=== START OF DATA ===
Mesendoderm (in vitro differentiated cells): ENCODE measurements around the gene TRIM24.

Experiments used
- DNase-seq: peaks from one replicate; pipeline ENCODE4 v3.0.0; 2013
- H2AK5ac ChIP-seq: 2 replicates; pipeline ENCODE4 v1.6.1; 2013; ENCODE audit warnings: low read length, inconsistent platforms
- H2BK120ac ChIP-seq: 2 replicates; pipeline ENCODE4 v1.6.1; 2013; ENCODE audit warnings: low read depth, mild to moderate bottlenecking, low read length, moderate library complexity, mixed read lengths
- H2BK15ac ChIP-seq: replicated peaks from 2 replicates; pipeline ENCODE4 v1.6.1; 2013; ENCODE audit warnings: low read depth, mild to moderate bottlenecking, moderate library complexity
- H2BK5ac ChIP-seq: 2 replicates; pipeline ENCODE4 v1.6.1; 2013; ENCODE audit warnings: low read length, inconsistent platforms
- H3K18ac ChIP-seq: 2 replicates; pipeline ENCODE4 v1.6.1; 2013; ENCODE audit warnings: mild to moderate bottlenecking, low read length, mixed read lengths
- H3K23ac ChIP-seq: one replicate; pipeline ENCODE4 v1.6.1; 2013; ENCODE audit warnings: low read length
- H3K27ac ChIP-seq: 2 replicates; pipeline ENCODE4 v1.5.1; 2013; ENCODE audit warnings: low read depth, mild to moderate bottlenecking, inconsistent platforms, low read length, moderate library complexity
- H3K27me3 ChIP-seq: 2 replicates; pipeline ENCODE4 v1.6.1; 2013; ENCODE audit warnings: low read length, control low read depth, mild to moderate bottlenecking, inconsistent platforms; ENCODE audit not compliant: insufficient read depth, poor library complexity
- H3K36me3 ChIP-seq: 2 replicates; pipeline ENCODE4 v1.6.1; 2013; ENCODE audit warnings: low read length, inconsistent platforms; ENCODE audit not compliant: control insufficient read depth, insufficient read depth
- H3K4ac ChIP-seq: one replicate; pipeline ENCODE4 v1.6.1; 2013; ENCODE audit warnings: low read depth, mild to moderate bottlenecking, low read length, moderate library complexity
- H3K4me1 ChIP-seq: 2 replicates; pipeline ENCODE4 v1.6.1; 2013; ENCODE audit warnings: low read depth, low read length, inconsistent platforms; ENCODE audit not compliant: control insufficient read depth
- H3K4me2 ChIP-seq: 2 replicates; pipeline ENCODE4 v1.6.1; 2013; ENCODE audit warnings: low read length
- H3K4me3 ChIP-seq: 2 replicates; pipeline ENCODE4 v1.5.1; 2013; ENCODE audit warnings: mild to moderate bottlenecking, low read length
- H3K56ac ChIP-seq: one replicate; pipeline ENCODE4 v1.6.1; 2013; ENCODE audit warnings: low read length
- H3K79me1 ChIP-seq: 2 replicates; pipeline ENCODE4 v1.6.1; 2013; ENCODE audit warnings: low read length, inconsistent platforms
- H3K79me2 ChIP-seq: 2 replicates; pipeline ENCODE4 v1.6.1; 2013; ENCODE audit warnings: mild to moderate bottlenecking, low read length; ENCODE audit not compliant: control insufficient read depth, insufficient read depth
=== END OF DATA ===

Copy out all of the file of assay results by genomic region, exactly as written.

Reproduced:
Mesendoderm (in vitro differentiated cells): ENCODE measurements around the gene TRIM24.

Experiments used
- DNase-seq: peaks from one replicate; pipeline ENCODE4 v3.0.0; 2013
- H2AK5ac ChIP-seq: 2 replicates; pipeline ENCODE4 v1.6.1; 2013; ENCODE audit warnings: low read length, inconsistent platforms
- H2BK120ac ChIP-seq: 2 replicates; pipeline ENCODE4 v1.6.1; 2013; ENCODE audit warnings: low read depth, mild to moderate bottlenecking, low read length, moderate library complexity, mixed read lengths
- H2BK15ac ChIP-seq: replicated peaks from 2 replicates; pipeline ENCODE4 v1.6.1; 2013; ENCODE audit warnings: low read depth, mild to moderate bottlenecking, moderate library complexity
- H2BK5ac ChIP-seq: 2 replicates; pipeline ENCODE4 v1.6.1; 2013; ENCODE audit warnings: low read length, inconsistent platforms
- H3K18ac ChIP-seq: 2 replicates; pipeline ENCODE4 v1.6.1; 2013; ENCODE audit warnings: mild to moderate bottlenecking, low read length, mixed read lengths
- H3K23ac ChIP-seq: one replicate; pipeline ENCODE4 v1.6.1; 2013; ENCODE audit warnings: low read length
- H3K27ac ChIP-seq: 2 replicates; pipeline ENCODE4 v1.5.1; 2013; ENCODE audit warnings: low read depth, mild to moderate bottlenecking, inconsistent platforms, low read length, moderate library complexity
- H3K27me3 ChIP-seq: 2 replicates; pipeline ENCODE4 v1.6.1; 2013; ENCODE audit warnings: low read length, control low read depth, mild to moderate bottlenecking, inconsistent platforms; ENCODE audit not compliant: insufficient read depth, poor library complexity
- H3K36me3 ChIP-seq: 2 replicates; pipeline ENCODE4 v1.6.1; 2013; ENCODE audit warnings: low read length, inconsistent platforms; ENCODE audit not compliant: control insufficient read depth, insufficient read depth
- H3K4ac ChIP-seq: one replicate; pipeline ENCODE4 v1.6.1; 2013; ENCODE audit warnings: low read depth, mild to moderate bottlenecking, low read length, moderate library complexity
- H3K4me1 ChIP-seq: 2 replicates; pipeline ENCODE4 v1.6.1; 2013; ENCODE audit warnings: low read depth, low read length, inconsistent platforms; ENCODE audit not compliant: control insufficient read depth
- H3K4me2 ChIP-seq: 2 replicates; pipeline ENCODE4 v1.6.1; 2013; ENCODE audit warnings: low read length
- H3K4me3 ChIP-seq: 2 replicates; pipeline ENCODE4 v1.5.1; 2013; ENCODE audit warnings: mild to moderate bottlenecking, low read length
- H3K56ac ChIP-seq: one replicate; pipeline ENCODE4 v1.6.1; 2013; ENCODE audit warnings: low read length
- H3K79me1 ChIP-seq: 2 replicates; pipeline ENCODE4 v1.6.1; 2013; ENCODE audit warnings: low read length, inconsistent platforms
- H3K79me2 ChIP-seq: 2 replicates; pipeline ENCODE4 v1.6.1; 2013; ENCODE audit warnings: mild to moderate bottlenecking, low read length; ENCODE audit not compliant: control insufficient read depth, insufficient read depth